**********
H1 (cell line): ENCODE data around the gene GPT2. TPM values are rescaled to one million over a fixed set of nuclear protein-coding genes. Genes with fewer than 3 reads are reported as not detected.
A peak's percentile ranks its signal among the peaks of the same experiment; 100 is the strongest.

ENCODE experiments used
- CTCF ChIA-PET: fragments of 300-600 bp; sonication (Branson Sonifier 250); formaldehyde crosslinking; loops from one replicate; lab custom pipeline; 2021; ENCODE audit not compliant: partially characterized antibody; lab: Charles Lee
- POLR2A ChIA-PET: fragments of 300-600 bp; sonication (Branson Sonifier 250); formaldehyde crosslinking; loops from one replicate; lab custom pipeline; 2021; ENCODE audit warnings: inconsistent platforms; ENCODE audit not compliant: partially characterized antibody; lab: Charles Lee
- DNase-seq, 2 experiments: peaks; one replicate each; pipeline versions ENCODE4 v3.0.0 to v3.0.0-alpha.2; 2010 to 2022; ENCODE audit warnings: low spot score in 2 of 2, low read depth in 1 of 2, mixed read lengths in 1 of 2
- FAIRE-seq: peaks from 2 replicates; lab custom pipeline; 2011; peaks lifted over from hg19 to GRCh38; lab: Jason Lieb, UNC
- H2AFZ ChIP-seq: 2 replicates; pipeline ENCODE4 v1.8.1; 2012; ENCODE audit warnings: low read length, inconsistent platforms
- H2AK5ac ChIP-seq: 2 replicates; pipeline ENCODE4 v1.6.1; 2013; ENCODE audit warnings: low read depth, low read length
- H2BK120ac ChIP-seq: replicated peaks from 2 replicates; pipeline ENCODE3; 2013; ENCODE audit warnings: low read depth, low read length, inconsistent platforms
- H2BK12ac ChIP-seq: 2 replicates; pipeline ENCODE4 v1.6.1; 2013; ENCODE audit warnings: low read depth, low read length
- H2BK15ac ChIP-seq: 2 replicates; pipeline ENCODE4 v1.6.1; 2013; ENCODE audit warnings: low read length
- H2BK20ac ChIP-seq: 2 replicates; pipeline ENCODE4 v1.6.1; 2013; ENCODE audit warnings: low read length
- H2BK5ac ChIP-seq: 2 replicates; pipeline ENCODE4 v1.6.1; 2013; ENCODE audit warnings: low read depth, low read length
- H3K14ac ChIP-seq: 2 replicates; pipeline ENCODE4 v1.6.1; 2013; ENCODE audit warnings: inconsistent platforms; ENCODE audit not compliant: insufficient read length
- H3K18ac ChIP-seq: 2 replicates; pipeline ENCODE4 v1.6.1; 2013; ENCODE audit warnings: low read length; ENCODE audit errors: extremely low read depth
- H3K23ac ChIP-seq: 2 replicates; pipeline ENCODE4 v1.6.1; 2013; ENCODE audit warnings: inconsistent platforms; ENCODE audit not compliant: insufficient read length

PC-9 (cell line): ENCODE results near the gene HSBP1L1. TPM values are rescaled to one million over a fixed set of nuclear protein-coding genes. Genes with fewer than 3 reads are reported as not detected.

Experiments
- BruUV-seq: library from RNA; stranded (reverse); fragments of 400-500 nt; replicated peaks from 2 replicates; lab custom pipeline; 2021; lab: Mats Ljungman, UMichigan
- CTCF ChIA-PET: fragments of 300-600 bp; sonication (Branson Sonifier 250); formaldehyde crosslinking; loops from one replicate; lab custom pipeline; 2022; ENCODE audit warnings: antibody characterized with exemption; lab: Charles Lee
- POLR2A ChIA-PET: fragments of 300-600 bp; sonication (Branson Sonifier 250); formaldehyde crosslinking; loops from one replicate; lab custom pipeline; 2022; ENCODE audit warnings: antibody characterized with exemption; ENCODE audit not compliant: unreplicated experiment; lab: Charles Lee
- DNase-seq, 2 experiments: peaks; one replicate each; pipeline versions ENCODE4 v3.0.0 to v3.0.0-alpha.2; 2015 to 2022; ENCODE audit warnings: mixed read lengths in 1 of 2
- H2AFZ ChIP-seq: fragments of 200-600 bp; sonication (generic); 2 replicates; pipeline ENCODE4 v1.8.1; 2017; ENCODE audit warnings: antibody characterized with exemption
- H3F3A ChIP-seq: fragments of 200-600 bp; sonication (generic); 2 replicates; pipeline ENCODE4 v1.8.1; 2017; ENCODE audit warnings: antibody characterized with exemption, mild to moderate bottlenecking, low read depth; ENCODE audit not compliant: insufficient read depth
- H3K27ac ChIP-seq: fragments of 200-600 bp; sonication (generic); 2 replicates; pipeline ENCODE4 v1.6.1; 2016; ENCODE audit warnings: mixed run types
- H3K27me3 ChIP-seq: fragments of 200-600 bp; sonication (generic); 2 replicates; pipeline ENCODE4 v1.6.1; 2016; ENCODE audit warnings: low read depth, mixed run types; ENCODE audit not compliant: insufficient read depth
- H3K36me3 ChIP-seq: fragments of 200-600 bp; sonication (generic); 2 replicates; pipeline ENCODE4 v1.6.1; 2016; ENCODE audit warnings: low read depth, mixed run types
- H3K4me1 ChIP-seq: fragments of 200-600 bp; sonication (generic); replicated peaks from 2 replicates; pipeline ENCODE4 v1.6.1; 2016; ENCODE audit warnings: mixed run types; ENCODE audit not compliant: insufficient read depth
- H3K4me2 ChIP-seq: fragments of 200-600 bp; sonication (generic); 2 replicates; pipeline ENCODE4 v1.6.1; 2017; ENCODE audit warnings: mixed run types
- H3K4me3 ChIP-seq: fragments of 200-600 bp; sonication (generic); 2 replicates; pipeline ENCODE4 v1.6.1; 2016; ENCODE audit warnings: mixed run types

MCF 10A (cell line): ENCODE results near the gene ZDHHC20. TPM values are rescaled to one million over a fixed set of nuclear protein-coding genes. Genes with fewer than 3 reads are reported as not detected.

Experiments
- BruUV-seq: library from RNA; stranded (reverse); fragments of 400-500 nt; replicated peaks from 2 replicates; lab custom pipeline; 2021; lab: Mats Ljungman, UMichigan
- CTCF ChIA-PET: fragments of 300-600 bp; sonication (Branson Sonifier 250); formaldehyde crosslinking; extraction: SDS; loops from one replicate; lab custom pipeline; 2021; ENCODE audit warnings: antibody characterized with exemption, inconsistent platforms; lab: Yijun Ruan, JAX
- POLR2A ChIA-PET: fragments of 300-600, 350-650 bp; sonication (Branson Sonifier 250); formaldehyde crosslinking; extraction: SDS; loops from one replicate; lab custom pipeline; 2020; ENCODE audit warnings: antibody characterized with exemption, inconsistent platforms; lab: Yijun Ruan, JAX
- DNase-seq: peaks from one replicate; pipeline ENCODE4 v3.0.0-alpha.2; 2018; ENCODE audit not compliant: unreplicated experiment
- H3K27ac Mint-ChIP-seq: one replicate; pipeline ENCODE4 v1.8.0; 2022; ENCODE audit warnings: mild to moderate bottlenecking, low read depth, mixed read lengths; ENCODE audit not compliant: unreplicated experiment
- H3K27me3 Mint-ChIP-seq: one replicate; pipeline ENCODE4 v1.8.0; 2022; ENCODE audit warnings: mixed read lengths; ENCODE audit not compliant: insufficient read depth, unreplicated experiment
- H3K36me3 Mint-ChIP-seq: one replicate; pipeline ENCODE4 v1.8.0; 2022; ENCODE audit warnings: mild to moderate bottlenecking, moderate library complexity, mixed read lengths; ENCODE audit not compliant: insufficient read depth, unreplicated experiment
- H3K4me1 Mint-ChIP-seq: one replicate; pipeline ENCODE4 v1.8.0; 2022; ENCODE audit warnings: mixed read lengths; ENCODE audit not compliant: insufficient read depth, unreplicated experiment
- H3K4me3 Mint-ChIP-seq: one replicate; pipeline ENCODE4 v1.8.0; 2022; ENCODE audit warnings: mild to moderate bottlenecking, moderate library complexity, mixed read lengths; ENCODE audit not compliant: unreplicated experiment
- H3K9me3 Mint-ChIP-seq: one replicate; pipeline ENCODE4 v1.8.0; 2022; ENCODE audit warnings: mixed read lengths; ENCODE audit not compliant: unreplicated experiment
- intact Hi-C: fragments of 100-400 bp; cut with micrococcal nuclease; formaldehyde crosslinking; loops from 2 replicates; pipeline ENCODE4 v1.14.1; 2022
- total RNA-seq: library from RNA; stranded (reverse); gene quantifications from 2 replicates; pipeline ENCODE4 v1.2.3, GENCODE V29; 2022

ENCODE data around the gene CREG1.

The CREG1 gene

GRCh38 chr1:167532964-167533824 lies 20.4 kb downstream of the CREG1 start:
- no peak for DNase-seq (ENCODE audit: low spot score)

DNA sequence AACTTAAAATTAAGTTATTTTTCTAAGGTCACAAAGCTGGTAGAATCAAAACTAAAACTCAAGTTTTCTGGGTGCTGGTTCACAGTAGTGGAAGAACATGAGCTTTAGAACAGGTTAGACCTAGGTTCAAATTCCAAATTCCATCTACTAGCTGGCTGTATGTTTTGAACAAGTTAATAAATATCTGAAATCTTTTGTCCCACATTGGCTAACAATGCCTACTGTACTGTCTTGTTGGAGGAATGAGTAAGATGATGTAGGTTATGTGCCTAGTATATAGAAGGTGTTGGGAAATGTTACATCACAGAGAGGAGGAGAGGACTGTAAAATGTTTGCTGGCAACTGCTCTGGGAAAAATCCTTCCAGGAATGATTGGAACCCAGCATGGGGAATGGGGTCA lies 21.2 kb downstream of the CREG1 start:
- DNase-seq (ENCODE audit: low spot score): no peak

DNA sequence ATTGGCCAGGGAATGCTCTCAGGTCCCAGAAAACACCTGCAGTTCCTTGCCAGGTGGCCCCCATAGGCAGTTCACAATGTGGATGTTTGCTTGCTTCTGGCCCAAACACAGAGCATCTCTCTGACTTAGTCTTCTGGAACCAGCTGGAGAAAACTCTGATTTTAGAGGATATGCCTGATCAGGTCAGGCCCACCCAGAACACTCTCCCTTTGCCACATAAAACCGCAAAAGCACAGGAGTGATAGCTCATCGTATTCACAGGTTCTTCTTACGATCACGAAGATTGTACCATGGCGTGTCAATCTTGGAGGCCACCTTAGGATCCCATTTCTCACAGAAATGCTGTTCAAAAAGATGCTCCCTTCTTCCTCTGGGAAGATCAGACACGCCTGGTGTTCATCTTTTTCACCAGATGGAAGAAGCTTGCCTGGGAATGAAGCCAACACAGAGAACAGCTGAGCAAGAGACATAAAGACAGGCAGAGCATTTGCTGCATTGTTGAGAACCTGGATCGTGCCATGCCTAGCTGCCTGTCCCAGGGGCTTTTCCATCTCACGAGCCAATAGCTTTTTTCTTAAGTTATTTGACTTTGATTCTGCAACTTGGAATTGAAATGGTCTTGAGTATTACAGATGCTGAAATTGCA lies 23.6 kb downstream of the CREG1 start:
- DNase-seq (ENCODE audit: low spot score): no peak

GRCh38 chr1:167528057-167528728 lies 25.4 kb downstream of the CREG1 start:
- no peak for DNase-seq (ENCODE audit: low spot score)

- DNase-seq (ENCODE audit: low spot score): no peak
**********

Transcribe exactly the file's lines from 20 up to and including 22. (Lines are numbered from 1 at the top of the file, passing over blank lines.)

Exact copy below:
- BruUV-seq: library from RNA; stranded (reverse); fragments of 400-500 nt; replicated peaks from 2 replicates; lab custom pipeline; 2021; lab: Mats Ljungman, UMichigan
- CTCF ChIA-PET: fragments of 300-600 bp; sonication (Branson Sonifier 250); formaldehyde crosslinking; loops from one replicate; lab custom pipeline; 2022; ENCODE audit warnings: antibody characterized with exemption; lab: Charles Lee
- POLR2A ChIA-PET: fragments of 300-600 bp; sonication (Branson Sonifier 250); formaldehyde crosslinking; loops from one replicate; lab custom pipeline; 2022; ENCODE audit warnings: antibody characterized with exemption; ENCODE audit not compliant: unreplicated experiment; lab: Charles Lee